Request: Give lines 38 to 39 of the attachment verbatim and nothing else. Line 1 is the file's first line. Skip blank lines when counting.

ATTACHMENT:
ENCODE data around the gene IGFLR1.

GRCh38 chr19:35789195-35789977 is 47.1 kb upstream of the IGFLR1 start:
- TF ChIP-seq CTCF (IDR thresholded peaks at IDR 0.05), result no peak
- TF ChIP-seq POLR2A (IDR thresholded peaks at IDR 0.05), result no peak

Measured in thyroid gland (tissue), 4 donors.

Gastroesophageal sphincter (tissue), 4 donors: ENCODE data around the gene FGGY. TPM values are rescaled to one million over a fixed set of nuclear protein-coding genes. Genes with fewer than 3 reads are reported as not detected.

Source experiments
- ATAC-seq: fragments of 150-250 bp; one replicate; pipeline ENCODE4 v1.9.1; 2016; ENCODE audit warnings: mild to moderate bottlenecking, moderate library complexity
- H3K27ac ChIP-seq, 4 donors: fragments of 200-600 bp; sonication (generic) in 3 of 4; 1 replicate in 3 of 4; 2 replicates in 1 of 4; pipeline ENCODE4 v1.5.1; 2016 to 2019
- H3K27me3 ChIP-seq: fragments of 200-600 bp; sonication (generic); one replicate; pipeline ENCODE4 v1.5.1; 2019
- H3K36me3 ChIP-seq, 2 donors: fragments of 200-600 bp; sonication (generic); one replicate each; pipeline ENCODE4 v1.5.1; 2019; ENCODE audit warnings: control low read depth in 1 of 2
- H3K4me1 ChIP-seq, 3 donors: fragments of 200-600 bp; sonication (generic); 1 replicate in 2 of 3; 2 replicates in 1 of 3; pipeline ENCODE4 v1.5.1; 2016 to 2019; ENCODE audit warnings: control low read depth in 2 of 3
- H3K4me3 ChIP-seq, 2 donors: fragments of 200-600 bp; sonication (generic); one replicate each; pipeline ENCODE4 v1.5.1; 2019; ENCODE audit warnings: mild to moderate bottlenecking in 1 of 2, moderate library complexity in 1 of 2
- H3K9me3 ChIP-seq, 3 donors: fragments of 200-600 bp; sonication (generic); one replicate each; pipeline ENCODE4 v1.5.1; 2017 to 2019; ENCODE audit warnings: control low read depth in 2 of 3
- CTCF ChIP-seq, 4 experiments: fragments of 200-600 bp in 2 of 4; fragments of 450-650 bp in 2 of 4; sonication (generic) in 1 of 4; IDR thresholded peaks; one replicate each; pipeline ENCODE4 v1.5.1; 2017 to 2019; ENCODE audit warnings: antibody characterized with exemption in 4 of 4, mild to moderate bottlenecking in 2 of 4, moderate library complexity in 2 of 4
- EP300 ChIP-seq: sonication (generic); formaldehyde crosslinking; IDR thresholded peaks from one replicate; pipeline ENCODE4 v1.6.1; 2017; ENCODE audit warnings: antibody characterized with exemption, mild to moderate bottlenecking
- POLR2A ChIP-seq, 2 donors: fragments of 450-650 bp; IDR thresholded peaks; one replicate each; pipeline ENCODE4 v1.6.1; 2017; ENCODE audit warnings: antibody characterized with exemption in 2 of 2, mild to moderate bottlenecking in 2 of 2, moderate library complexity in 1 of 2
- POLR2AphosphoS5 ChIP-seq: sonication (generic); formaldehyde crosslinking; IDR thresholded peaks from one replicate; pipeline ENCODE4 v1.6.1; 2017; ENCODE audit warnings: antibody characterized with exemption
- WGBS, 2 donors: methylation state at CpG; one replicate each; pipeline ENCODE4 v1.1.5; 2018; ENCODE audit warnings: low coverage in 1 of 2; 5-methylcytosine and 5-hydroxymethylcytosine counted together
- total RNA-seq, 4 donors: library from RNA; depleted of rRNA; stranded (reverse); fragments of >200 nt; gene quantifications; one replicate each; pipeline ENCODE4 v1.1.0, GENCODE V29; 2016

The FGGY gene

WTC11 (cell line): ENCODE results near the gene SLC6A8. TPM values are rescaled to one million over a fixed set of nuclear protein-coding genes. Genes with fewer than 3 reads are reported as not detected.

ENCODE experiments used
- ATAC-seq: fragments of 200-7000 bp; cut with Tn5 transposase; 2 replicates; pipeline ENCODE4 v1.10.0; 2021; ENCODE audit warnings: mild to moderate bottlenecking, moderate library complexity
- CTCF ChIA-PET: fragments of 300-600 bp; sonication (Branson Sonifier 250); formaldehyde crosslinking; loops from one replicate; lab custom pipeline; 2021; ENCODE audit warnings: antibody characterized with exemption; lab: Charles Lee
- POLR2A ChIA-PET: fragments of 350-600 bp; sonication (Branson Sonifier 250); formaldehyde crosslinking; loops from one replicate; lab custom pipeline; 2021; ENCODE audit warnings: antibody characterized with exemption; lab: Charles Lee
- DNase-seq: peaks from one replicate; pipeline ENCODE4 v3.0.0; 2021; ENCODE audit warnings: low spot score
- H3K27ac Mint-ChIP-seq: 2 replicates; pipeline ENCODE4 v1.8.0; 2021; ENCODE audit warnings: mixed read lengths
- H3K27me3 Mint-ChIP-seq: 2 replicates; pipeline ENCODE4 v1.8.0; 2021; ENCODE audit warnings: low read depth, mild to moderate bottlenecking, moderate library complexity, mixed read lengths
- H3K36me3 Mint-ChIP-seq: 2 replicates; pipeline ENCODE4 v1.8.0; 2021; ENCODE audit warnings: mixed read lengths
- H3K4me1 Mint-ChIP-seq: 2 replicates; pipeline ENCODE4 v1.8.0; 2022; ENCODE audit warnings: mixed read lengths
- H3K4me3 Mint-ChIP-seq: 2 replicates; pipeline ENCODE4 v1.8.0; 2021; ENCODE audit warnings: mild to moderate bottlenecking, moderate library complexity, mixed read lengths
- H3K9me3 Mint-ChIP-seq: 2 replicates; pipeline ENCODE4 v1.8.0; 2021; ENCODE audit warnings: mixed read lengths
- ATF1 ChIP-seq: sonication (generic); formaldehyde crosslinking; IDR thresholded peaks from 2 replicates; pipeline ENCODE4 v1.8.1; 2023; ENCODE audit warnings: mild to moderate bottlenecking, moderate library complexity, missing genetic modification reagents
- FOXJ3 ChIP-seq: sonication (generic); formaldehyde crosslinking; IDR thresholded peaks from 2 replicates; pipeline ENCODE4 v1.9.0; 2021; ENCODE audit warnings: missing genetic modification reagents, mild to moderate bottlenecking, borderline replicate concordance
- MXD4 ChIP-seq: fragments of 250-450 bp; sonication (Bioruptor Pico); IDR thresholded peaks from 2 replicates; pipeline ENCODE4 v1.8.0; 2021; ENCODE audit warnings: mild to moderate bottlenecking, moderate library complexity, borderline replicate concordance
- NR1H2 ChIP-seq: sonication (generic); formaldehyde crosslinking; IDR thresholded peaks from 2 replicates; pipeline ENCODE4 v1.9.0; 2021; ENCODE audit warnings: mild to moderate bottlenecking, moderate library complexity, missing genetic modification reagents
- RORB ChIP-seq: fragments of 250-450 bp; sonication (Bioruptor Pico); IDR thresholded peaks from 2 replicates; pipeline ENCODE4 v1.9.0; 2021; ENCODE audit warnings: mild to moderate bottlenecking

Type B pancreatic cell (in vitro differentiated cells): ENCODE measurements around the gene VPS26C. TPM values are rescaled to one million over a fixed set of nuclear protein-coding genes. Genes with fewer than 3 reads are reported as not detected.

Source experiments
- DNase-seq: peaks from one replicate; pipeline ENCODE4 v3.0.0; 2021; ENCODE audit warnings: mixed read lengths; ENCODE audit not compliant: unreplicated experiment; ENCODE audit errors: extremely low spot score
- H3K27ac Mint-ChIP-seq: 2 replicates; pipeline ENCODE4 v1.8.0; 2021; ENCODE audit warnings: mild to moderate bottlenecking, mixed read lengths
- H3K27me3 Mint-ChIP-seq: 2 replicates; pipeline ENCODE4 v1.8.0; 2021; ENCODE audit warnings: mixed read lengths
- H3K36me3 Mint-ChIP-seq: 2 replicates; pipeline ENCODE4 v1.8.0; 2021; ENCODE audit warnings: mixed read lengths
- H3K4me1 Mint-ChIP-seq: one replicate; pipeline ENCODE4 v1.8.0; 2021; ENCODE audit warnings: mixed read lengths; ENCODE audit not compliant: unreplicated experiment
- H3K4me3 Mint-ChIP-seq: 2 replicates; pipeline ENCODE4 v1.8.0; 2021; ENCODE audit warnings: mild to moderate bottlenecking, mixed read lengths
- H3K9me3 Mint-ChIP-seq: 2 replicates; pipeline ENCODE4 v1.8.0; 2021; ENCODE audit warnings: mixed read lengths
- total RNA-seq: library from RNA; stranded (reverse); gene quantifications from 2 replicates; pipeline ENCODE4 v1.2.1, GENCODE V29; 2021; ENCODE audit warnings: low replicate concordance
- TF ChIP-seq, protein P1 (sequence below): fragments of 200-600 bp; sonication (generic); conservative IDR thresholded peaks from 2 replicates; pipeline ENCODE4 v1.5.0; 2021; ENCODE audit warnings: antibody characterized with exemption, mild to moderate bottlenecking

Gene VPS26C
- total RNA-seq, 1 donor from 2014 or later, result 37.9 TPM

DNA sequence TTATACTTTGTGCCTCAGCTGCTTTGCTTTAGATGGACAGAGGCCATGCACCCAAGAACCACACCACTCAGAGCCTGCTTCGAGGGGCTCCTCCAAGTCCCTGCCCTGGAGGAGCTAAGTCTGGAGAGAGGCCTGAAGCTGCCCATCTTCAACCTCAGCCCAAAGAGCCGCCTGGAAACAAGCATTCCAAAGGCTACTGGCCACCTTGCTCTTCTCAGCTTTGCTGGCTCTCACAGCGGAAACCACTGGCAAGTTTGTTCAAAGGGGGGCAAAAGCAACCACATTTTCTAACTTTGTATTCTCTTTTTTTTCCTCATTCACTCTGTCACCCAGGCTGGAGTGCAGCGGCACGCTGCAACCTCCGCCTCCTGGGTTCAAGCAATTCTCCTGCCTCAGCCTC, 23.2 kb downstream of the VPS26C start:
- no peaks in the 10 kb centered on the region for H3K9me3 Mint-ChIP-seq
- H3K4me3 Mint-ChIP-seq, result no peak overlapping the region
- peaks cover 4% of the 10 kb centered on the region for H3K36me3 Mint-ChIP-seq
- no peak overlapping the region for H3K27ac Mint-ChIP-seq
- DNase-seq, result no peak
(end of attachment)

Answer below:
- RORB ChIP-seq: fragments of 250-450 bp; sonication (Bioruptor Pico); IDR thresholded peaks from 2 replicates; pipeline ENCODE4 v1.9.0; 2021; ENCODE audit warnings: mild to moderate bottlenecking

Type B pancreatic cell (in vitro differentiated cells): ENCODE measurements around the gene VPS26C. TPM values are rescaled to one million over a fixed set of nuclear protein-coding genes. Genes with fewer than 3 reads are reported as not detected.